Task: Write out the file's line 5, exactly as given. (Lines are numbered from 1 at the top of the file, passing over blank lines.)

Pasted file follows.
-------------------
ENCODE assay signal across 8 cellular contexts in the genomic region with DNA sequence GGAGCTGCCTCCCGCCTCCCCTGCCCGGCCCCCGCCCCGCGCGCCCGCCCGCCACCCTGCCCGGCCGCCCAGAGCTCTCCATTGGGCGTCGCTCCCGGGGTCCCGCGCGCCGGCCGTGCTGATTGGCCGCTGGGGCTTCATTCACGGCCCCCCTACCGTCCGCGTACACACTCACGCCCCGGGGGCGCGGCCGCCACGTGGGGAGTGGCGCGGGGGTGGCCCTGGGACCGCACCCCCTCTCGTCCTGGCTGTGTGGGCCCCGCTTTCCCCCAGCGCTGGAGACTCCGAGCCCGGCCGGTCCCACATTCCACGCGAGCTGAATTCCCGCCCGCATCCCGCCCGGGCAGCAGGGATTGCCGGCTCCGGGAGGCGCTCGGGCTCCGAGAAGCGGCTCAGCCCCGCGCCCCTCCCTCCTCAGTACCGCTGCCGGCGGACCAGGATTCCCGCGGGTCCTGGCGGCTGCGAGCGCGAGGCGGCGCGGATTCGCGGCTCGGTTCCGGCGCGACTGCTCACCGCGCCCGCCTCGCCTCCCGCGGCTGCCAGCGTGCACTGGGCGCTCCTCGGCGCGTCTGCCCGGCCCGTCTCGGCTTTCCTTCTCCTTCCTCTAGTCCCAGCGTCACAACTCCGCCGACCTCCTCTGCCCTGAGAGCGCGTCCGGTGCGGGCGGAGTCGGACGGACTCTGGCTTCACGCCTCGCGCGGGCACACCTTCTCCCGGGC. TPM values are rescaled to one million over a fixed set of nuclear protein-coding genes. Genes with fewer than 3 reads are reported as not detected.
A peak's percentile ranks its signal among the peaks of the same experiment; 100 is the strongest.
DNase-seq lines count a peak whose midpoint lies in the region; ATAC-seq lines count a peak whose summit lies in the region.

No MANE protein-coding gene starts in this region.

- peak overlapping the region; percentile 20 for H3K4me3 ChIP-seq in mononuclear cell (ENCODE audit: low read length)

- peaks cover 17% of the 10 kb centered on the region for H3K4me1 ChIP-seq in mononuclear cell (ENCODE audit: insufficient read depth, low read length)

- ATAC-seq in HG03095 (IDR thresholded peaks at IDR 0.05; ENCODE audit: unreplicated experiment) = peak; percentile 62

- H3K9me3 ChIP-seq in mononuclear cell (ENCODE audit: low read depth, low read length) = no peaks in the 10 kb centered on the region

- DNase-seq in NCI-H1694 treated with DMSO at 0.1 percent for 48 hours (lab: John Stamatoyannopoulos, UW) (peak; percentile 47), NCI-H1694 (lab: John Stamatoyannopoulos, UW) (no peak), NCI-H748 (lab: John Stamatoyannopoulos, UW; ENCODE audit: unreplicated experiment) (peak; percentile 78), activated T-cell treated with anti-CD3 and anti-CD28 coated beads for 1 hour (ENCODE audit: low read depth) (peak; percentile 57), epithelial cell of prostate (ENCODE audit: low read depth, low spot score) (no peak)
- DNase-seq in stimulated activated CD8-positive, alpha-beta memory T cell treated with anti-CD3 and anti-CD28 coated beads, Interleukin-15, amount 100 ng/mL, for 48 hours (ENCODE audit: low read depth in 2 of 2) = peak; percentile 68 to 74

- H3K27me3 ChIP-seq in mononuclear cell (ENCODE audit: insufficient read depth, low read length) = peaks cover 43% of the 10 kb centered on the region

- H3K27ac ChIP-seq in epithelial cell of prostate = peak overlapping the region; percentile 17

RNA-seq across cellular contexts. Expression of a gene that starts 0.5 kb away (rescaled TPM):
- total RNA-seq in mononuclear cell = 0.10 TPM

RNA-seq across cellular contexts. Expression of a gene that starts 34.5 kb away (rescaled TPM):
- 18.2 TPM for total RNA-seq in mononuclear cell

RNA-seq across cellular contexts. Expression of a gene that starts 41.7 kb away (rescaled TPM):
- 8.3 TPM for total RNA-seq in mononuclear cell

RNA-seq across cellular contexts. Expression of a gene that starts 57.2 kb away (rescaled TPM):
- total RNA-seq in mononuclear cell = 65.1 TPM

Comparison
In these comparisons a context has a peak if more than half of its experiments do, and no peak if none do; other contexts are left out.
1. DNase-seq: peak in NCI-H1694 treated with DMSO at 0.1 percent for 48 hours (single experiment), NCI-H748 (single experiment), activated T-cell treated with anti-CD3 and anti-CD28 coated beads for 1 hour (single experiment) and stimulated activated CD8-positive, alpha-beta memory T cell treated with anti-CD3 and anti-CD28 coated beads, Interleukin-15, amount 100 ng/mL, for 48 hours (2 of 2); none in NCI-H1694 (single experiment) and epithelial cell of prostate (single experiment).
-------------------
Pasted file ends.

- peak overlapping the region; percentile 20 for H3K4me3 ChIP-seq in mononuclear cell (ENCODE audit: low read length)